Excellent, from top to bottom. I learned from this set that there are 40,000 films of various lengths still awaiting preservation. In this set we get the earliest sound & film combination (1894), and earliest color process (1916). Amazing stuff, all presented with a battalion of informed commentators. Anyone with a deep interest in film origins and history will find this set essential reference.
I don't recall noticing any overlap in these sets, although my memory could be failing me. You needn't fear buying both. (Well, your wallet might...) The Kino set seems to be better authored. Less EE, artifacting, better transfers, etc.. It's actually quite startling how sharp some of Edison's early kinetoscope films look on the Kino set. The menu's on the Kino set are flashier, but I'd give the TFAFA set the edge for ease of navigation. However, Kino's discs are much more tightly focused thematically, while the films in the TFAFA set are almost randomly distributed across the discs.
As others have stated, the focus of these sets is a bit different. The Kino set focuses pretty much exclusively on the early silent film era. The TFAFA set features much broader selection of films that range from early silent shorts to amateur travelogues from the forties to experimental avant-garde films of the 60's. (and often all on the same disc!) While the Kino set is limited mostly to short films simply due to the era it covers, the TFAFA set does include some feature-length films. I have to agree that the TFAFA set does focus on more obscure titles than the Kino set. (This is not always a good thing. Some of the selections on the TFAFA set are just plain baffling. I strongly suspect some films were chosen with a pair of dice.)
The Kino set has a strong focus and is a high quality product all around. I strongly recommend it if you have any interest in early silent films. The TFAFA set is also a wonderful set simply because of how it makes a broad collection of obscure titles available for the first time. It's more of a dim-sum of american film though. It's a great set if you want to be surprised every time you pop in a disc.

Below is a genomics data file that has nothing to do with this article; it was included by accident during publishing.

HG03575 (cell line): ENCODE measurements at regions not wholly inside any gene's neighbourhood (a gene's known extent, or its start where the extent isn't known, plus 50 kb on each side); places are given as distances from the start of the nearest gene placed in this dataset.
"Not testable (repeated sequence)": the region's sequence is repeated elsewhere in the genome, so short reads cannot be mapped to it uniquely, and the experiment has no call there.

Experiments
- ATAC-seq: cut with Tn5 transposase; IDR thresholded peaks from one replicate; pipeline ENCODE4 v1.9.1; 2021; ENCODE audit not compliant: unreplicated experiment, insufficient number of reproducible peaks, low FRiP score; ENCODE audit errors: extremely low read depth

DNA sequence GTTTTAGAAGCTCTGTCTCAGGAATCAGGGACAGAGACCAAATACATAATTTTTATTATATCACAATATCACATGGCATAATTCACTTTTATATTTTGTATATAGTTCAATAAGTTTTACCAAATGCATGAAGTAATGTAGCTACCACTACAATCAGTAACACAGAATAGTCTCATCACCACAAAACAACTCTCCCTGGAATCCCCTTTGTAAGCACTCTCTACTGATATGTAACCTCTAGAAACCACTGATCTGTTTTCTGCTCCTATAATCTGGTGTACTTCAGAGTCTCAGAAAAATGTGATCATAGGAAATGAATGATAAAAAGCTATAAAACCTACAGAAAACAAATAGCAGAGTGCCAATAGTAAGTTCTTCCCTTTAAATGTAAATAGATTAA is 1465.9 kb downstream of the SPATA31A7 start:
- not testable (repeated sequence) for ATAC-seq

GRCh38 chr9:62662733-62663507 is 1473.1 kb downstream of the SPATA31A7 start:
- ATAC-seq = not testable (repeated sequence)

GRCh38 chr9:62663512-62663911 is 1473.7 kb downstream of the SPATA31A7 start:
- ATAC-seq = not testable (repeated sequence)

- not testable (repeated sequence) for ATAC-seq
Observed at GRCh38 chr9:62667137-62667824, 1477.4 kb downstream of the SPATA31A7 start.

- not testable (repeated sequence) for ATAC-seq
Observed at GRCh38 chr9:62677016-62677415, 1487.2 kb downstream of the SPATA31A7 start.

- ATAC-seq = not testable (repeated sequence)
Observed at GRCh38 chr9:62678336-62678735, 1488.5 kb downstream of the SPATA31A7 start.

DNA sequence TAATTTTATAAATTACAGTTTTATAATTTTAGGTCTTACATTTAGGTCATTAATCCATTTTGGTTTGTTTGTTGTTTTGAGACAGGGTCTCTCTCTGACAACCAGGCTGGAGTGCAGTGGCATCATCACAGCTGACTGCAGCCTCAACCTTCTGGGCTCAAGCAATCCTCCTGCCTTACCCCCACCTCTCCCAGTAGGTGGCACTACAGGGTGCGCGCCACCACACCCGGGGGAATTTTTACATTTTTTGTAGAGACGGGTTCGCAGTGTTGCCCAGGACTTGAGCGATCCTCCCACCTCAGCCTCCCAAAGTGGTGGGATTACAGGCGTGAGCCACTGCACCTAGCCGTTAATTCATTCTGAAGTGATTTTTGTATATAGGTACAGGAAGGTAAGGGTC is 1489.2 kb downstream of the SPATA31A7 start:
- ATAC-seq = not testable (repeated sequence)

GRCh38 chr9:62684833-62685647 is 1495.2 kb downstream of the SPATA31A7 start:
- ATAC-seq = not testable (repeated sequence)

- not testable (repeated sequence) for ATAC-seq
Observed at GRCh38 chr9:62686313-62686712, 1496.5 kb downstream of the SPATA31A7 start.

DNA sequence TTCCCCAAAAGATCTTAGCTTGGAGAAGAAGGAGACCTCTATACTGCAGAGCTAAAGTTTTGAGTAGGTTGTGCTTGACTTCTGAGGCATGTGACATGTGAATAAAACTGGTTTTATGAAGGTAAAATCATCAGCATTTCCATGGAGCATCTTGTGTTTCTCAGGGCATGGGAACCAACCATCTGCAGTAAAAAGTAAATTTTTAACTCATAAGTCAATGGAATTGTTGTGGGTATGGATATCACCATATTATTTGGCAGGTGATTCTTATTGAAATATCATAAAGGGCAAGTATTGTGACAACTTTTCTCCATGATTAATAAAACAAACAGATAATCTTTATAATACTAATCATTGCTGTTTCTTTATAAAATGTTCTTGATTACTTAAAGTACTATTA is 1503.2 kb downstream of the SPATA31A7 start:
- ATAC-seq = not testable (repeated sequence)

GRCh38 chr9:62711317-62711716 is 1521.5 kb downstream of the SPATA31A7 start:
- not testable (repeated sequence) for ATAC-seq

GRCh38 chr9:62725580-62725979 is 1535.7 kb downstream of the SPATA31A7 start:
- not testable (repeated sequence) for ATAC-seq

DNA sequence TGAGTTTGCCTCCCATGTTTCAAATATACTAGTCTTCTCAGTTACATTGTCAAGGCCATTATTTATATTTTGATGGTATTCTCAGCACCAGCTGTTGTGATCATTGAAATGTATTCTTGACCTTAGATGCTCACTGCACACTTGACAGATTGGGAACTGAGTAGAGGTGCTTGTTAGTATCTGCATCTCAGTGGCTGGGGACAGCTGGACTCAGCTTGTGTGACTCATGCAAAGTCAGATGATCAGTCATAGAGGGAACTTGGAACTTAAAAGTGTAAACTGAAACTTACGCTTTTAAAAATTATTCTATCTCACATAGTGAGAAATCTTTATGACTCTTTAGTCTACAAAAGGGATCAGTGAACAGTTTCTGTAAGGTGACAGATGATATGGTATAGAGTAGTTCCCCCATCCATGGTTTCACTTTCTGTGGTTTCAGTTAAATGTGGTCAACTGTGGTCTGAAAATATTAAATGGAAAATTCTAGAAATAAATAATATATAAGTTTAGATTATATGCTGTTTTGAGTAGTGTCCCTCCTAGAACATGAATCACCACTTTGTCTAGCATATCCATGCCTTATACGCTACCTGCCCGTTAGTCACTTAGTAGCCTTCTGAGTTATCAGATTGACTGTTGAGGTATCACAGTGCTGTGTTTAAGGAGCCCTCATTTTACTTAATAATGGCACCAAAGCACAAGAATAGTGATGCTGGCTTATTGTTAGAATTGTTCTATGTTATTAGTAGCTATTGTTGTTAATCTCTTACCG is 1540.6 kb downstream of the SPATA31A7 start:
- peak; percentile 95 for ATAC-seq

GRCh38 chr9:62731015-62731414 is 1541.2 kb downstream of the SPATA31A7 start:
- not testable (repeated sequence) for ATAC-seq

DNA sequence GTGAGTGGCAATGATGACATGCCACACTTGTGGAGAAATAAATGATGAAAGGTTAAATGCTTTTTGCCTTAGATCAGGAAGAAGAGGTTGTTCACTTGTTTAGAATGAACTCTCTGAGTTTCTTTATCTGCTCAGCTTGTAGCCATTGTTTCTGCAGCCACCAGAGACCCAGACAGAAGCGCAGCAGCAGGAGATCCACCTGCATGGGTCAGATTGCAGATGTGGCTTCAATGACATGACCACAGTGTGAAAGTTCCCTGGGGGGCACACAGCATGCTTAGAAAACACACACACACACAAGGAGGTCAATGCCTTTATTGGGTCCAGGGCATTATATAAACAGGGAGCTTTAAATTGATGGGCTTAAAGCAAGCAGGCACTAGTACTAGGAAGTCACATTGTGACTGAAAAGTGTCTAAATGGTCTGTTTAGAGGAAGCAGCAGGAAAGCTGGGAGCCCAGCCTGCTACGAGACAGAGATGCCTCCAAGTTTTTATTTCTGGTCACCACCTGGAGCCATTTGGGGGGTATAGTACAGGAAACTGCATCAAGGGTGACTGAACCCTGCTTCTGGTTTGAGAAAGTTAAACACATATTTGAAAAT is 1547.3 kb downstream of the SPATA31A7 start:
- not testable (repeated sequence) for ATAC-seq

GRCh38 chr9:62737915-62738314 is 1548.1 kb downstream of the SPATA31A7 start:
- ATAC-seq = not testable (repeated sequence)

Exactly, The Movies Begin and the two TFAFA sets have different focus to them. I have all three myself, and I think all three are worth owning, even though I still haven't gotten through them all. The first TFAFA set is worth owning for the very first 2-strip Technicolor film, for example.
There is zero overlap between The Movies Begin and the Treasures sets--one of the interesting points of the new set is that none of these films have ever appeared on high quality video before. If you're new to film history, I'd start with The Movies Begin, which is set up more to present the development, and then fill in with the Treasures. But all three sets are highly recommended by me at digitallyObsessed.
It should also be noted that the two Treasures sets, especially the new release, have annotation that is unequaled for collections of this magnitude. It can all be read in a handy illustrated book, or on the DVDs themselves via easy-to-use menus. Many of the shorts might be obscure, but you'll know everything about them after watching them and digesting all of the accompanying information.